In an August 2017 email exchange with a top aide about adding a citizenship citizenship question to the census form, Commerce Secretary Wilbur Ross said he would call Attorney General Jeff Sessions if the Justice Department had not “come to a conclusion” in its “analysis.”
The email, among the thousands of pages of documents released late last week as part of the litigation over the addition of the citizenship question to decennial form, was just one of a number showing Ross’ eagerness to see the question included on the 2020 survey — even before the Trump administration finished formulating the ostensible reason for why it was needed.
The Justice Department did make a formal request for inclusion of the citizenship question in December, but only after months of Ross inquiring with his top aides about the issue, including one November email about census questions where he complained, “We are out of time.”
In congressional testimony in March, Ross said that the request to add the citizenship question was “initiated” by the DOJ. He has since had to walk-back that claim, and clarify that even before his confirmation he was discussing adding the citizenship question, which critics fear will suppress immigrant participation in the census.
The internal communications and documents have fueled allegations by opponents of including the citizenship question that the December DOJ request, which claimed to seek the addition of the citizenship question in order to obtain data for Voting Rights Act enforcement, was merely a pretext.
The document dumps include multiple memos from the Census Bureau’s top scientists recommending better ways to obtain the data, while warning that adding the citizenship question would be costly, and would diminish the quality of the decennial count. Furthermore, the Commerce Department’s initial outreach about adding the question was to top immigration officials in the Trump administration, not voting rights lawyers, the newly released documents show.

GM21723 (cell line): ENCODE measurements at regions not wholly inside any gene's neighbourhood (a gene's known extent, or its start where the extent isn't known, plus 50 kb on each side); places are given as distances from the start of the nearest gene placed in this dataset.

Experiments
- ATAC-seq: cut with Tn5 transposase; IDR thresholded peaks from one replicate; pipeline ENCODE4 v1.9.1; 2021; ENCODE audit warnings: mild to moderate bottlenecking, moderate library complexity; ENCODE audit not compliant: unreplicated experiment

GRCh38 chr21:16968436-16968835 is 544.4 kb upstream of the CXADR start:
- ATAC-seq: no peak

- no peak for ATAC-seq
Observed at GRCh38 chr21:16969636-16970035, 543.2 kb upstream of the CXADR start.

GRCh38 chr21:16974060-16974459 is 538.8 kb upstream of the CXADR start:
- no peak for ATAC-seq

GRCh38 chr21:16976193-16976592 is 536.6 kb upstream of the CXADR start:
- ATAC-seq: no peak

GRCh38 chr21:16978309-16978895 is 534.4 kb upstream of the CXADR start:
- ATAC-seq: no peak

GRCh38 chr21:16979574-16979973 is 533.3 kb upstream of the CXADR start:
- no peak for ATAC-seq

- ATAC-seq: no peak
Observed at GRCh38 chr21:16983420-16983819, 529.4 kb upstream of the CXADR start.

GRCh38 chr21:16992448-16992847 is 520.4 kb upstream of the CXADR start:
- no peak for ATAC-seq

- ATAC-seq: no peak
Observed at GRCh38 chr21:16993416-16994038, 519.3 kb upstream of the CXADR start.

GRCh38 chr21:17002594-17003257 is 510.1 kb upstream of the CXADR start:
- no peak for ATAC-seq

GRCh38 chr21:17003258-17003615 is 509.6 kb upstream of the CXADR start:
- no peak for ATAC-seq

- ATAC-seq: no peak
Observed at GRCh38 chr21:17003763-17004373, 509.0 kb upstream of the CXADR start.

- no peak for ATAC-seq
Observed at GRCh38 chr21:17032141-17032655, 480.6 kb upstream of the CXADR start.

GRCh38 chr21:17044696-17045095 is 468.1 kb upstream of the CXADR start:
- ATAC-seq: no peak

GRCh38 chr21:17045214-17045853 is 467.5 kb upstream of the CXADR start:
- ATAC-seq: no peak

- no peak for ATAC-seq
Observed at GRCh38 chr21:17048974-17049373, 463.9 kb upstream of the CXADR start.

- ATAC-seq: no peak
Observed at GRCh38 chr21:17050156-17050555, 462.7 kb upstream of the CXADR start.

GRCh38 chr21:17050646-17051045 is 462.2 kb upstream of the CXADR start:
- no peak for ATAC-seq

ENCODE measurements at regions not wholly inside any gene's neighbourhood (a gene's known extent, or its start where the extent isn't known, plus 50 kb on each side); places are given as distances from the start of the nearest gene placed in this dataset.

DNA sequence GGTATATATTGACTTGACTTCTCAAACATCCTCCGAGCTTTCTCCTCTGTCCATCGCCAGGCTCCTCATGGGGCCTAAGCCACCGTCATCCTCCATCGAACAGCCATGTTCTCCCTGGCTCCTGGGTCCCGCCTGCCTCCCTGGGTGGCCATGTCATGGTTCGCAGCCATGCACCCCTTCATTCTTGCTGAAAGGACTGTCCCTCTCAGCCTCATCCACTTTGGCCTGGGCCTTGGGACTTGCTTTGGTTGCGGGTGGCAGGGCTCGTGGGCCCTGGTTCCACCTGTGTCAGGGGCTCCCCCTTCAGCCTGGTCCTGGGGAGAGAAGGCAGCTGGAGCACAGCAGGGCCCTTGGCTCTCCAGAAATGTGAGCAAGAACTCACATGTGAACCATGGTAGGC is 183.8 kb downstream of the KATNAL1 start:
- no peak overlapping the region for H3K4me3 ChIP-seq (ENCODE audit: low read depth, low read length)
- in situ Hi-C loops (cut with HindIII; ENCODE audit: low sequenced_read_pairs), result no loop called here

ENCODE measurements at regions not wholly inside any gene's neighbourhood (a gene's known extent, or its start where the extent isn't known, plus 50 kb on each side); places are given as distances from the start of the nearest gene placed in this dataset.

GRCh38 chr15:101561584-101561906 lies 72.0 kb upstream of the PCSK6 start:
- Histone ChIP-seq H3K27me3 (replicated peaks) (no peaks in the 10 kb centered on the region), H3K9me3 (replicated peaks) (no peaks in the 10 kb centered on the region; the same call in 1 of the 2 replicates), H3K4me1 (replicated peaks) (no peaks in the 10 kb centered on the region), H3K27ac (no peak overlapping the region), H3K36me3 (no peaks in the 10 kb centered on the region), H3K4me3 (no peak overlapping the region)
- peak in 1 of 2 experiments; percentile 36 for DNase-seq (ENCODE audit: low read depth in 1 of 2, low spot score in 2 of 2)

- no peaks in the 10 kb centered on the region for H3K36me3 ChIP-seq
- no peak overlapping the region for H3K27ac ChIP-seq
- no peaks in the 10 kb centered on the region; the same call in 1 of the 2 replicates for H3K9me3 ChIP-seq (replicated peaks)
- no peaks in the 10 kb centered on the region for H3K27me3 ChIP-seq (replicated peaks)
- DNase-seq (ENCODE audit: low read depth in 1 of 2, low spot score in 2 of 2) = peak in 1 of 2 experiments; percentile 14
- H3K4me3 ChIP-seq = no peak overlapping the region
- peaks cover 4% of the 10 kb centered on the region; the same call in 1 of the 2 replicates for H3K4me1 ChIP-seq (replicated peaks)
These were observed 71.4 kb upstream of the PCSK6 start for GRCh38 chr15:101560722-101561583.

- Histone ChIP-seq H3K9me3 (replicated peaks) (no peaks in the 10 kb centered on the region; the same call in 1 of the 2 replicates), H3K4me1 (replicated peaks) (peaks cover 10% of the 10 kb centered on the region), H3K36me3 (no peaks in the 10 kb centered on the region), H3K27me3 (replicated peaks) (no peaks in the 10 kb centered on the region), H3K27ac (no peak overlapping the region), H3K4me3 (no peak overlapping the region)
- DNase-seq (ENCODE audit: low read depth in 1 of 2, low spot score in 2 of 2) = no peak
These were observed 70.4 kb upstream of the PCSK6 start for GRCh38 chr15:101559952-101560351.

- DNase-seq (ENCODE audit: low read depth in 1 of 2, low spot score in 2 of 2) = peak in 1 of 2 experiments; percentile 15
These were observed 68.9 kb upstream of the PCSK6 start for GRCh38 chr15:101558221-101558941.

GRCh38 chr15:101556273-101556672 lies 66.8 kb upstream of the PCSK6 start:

As a batch of emails released earlier last week revealed, Ross’ push to add the question was “months old” by April, when he sent an email to Earl Comstock, the director of the Commerce Departments’s Office of Policy and Strategic Planning, that said “nothing” had been done in response.
“We need to work with Justice to get them to request that citizenship be added back as a census question, and we have court cases to illustrate that DoJ has a legitimate need for the question to be included,” Comstock replied, promising to meet with DOJ staff that week.
According to a memo he later wrote Ross, Comstock was put in touch, via the White House, with Justice Department official Mary Blanche Hickey, a former Senate staffer for Sessions. They discussed the census citizenship issue in person, the memo said, and Comstock continued to communicate to the Justice Department through its top immigration lawyer, James McHenry.
Comstock also had “several” phone conversations with Gene Hamilton, another ex-Sessions staffer then at the Department of Homeland Security, before Hamilton directed him back to the Justice Department.
Comstock responded to Ross’ Aug. 8 inquiry about the DOJ’s analysis by promising him another memo, which was he was preparing with Commerce Department attorney James Uthmeier.
Uthmeier had taken over the communications with the Justice Department, according to the documents, and their memo — not among the documents released this week — was delivered to Ross on Aug. 11.
It’s unclear whether Ross called Sessions about the issue. An email released earlier last week referenced a call between the two planned in September, but neither the Justice nor Commerce departments would clarify for TPM whether the citizenship question was discussed then, or during any other Sessions-Ross conversation prior to the DOJ’s formal request.